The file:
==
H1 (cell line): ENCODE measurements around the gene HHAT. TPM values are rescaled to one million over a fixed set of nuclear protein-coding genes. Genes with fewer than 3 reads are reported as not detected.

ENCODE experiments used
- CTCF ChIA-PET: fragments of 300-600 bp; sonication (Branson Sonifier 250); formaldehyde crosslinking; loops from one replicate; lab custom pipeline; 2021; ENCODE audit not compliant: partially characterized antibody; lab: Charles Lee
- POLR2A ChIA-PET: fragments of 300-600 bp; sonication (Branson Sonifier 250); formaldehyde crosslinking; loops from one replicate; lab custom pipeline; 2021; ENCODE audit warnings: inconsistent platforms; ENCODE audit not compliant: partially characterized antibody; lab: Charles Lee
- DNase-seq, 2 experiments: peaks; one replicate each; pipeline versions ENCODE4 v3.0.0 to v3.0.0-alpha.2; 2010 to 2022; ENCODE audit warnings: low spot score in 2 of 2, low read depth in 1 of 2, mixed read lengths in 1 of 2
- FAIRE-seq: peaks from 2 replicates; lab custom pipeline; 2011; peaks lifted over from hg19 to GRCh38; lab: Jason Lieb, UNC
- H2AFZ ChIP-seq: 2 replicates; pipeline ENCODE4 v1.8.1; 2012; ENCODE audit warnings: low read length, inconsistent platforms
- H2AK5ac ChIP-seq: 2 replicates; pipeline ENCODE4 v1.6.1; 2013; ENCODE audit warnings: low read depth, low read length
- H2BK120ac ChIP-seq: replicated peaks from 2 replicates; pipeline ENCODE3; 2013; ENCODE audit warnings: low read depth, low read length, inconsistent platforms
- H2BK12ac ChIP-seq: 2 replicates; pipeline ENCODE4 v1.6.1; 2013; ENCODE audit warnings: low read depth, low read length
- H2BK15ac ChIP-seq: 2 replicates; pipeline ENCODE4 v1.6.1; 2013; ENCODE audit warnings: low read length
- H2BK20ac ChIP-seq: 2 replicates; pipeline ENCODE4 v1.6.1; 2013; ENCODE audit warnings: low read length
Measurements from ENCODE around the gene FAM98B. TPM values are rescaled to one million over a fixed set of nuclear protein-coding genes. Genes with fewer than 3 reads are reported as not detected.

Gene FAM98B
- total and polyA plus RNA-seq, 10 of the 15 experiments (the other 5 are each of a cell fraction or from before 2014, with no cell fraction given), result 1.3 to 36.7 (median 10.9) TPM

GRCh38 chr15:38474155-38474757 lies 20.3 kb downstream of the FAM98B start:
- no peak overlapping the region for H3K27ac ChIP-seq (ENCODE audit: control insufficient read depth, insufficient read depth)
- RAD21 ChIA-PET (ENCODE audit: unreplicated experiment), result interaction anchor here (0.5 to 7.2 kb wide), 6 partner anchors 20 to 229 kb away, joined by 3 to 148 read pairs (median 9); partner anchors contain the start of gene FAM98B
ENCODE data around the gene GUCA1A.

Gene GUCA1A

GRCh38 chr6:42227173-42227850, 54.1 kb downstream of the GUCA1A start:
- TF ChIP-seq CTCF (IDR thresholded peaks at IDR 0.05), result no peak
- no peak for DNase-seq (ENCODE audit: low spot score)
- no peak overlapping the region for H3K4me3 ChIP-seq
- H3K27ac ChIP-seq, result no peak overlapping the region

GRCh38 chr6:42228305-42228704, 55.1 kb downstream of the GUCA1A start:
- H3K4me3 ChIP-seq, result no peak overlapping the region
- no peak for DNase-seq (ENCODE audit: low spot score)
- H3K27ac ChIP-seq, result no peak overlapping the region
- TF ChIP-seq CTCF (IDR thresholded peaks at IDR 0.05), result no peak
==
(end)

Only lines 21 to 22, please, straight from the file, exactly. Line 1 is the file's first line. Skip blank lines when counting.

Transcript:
GRCh38 chr6:42227173-42227850, 54.1 kb downstream of the GUCA1A start:
- TF ChIP-seq CTCF (IDR thresholded peaks at IDR 0.05), result no peak